clogged, and it was stuck running, how much time would pass before it overflows?
    (please estimate and calculate, don’t do it).
74. How much lumber is needed to construct the planter box out of the 2x6 material?
75. 8th What percent of the rain water in the courtyard drains to trees instead of the
    drains?
76. 8th-10th In the main entry, there is a plastic garbage can with a dome lid. What is the
    volume of the largest object that can be put in the can without lifting the lid?
77. 8th There is a tree in the center of the main entry. Above the tree is a skylight. At
    what sun angles will the tree receive direct sunlight?
78. What is the volume of cement used to create the design around the plaque on the
    front lawn?
79. Divide the stage into a 3x3 grid. For each of the nine areas, determine how many
    lights are hitting that part of the stage given their current position. Will they hit at eye
    level?
80. Find and then draw three sets of concentric shapes.
81. On the window above the Fairhaven Middle School sign: What percentage of the
    rectangles that can be made are squares?
82. At what angle would you have to stand from the front center for the building for the
    window pattern to appear symmetrical when viewing the school?
83. How many isosceles triangles can you find in the railings surrounding the original
    Fairhaven building-front structure? What if the railing went all the way around? Then
    how many isosceles triangles would be found?
84. Estimate how much concrete was needed to create the rectangular prisms flanking
    the front stairway.
85. There are 10 median railings in front of the school. About how many total railings
    would you need to extend all the way to both street intersections? What is the
    approximate ratio of railed to not railed distance of the road passing in front of the
    building?
86. If a bus is ____ feet long, how many buses can fit in the bus lane?
87. If picnic tables have to have 3 feet on each side, how many can fit in the courtyard?
88. Find the ratio of gray bricks to red bricks in the courtyard.
89. Assuming the bricks go all the way around the pillar, about how many bricks does it
     take to build each pillar between the parking lot and the courtyard?
90. How many more loading zones can be made along the yellow line west of the current
     loading zones?
91. At what angle is the wood trim mitered at along the stairs?
92. On the Einstein Award Plaque at the top of the stairs (above the window near the
     clock): What percentage of the names are filled in? At the end of next year what will
     the percentage be?
93. Above the cafeteria, there are panels. Assuming the room is 82 ft long, how many
     more panels would you need if the room was 289 ft long?
94. The cafeteria floor: What is the total area? How many gray tiles are there? What area
     do they take up? How can you estimate this quickly? How many dark tiles are there?
     What area do they take up? How can you estimate this quickly? Determine the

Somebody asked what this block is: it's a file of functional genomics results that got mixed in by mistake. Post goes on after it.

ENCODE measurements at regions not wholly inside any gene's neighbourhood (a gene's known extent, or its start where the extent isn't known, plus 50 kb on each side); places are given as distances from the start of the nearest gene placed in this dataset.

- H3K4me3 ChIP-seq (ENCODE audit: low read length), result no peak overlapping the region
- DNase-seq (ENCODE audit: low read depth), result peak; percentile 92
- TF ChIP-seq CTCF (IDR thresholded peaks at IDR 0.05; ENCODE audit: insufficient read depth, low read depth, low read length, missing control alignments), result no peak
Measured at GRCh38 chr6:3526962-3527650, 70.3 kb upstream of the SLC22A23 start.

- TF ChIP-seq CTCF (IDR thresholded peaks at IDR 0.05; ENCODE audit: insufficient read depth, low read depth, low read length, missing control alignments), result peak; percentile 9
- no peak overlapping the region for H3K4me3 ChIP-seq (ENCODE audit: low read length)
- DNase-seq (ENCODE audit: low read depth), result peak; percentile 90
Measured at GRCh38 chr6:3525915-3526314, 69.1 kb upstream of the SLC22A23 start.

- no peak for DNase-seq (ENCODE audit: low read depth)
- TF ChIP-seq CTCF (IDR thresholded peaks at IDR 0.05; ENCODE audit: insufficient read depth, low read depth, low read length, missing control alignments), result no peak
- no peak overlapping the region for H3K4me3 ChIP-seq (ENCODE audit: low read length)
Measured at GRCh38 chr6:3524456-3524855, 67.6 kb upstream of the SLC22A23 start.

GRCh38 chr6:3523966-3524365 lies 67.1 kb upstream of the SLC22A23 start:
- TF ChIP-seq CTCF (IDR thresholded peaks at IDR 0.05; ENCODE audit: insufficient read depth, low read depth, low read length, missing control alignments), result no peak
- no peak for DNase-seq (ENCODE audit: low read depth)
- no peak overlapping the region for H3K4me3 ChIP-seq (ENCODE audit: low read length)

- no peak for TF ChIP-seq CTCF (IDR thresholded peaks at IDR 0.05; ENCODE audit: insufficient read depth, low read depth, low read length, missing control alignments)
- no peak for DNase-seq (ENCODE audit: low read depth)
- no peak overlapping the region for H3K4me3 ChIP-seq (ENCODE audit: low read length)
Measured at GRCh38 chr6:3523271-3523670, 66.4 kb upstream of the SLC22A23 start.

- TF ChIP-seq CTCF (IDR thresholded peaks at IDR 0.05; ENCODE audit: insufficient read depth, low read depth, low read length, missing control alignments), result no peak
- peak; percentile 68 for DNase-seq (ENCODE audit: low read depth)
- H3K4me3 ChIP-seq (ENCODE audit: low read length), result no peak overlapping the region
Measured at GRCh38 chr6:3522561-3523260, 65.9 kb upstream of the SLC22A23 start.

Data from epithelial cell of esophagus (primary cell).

percentage of each color tile to the total floor.
95. Find the locker number(s) that sum to 11 and multiply to 40. (looking at the three digit
     locker numbers)
96. Measure the slope of the grassy field/hill from the parking lot to the basketball court.
     What resources do you think you should have? Should you get the same answer as
     another group? Why/why not?
97. How much wire would be needed to go from the bottom to the top of a cyclone fence.
     (Notice all the loops that each wire makes around another wire – does that make a
     difference?)
98. Middle School If the school replaces 3 fluorescent bulbs for every 26 hours, how
     many light bulbs will it need to replace over the school year (180 days)?
99. Middle School How many mirror tiles do you think cover the “disco-ball” in the
     cafeteria? How did you get your answer?
100. Middle School Look at all the lockers in the 7th grade hall. What is the probability of
     getting a locker that has a 4 as part of the #? Write your answer as a fraction,
     decimal, and percent.
101. Middle School Look at the maroon and gold sides of the flags in the foyer. How many
     have exactly 1 line of symmetry? 2? 3? 4? Illustrate here.
102. Middle School In the cafeteria, if one round table seat 8 people and one long table
     seats 16 people, what is the best arrangement of tables in the cafeteria to
     comfortably seat the most students?
103. How many squares do you see on the circular frame photo of Bellingham in the
     cafeteria?
104. In the Cafeteria: How many different rectangles do you see?
105. Find the slope of every six steps and compare.
106. Approximate how many of the bulletin boards would cover the hallway.
107. If you toss a penny on the floor of the cafeteria, what is the probability that is will fall
     on a (a) light blue tile? (b) dark blue tile? (c) beige tile?
108. Using the column at the entrance to the cafeteria, find: (a) area of base, (b)
     circumference of base, (c) explain your method, (d) how accurate do you think you
     are?
109. In the courtyard find: a square, a rectangle, a circle, a trapezoid, a semicircle. Can
     you find more than one of each (not the same size).
110. Looking at the circular Fairhaven photo: How many circles are there? How many
     squares are there?
111. Name all of the polygon shapes within the flags above the cafeteria entrance.
112. Give an example of two shapes that are similar but not congruent.
113. How many isosceles triangles can you find in the railing around the old headpiece of
     the original Fairhaven HS.
114. Estimate the measure of the central arc for the arc in the Fairhaven sign on the front